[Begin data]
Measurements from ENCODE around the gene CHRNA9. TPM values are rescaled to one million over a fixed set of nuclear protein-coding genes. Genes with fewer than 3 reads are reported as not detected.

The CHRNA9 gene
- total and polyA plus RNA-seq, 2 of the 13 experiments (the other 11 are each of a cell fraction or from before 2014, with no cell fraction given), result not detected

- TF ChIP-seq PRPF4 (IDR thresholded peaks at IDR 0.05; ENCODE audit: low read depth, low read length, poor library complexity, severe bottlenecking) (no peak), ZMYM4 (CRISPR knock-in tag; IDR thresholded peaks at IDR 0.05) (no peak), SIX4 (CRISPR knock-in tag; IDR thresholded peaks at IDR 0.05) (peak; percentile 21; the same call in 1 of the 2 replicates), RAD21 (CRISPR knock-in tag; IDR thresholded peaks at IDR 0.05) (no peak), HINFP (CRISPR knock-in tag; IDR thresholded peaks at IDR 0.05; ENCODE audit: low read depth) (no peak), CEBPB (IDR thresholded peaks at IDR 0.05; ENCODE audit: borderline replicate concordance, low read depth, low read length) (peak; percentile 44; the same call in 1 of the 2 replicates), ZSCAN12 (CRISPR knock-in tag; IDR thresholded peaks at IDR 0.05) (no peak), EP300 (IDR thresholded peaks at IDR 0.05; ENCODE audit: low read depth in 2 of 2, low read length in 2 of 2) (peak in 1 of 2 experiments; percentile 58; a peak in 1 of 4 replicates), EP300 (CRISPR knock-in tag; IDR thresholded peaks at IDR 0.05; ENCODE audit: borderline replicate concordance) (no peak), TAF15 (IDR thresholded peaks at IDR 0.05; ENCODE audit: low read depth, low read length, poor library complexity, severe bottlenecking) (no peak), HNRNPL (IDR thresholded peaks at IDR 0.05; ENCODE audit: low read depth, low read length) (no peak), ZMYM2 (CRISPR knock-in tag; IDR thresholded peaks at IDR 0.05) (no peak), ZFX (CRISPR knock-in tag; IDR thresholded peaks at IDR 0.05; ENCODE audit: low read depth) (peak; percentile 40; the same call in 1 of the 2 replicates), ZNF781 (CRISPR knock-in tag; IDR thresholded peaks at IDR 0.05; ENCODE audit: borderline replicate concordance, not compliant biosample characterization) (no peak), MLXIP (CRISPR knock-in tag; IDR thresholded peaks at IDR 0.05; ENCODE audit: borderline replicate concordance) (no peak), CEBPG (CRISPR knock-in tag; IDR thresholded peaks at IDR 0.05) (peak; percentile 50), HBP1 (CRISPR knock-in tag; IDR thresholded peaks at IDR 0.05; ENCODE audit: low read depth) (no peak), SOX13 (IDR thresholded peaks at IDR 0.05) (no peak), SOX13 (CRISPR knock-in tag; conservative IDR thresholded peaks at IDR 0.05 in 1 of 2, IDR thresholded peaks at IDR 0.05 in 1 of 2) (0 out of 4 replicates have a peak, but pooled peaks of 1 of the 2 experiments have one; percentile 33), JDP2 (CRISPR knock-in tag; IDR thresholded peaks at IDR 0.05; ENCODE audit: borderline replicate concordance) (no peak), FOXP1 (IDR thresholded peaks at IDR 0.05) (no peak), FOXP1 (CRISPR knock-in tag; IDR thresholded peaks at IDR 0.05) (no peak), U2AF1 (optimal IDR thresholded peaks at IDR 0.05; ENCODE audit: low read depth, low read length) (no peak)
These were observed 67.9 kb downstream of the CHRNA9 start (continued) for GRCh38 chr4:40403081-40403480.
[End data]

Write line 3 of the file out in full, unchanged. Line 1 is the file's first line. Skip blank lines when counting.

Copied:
- total and polyA plus RNA-seq, 2 of the 13 experiments (the other 11 are each of a cell fraction or from before 2014, with no cell fraction given), result not detected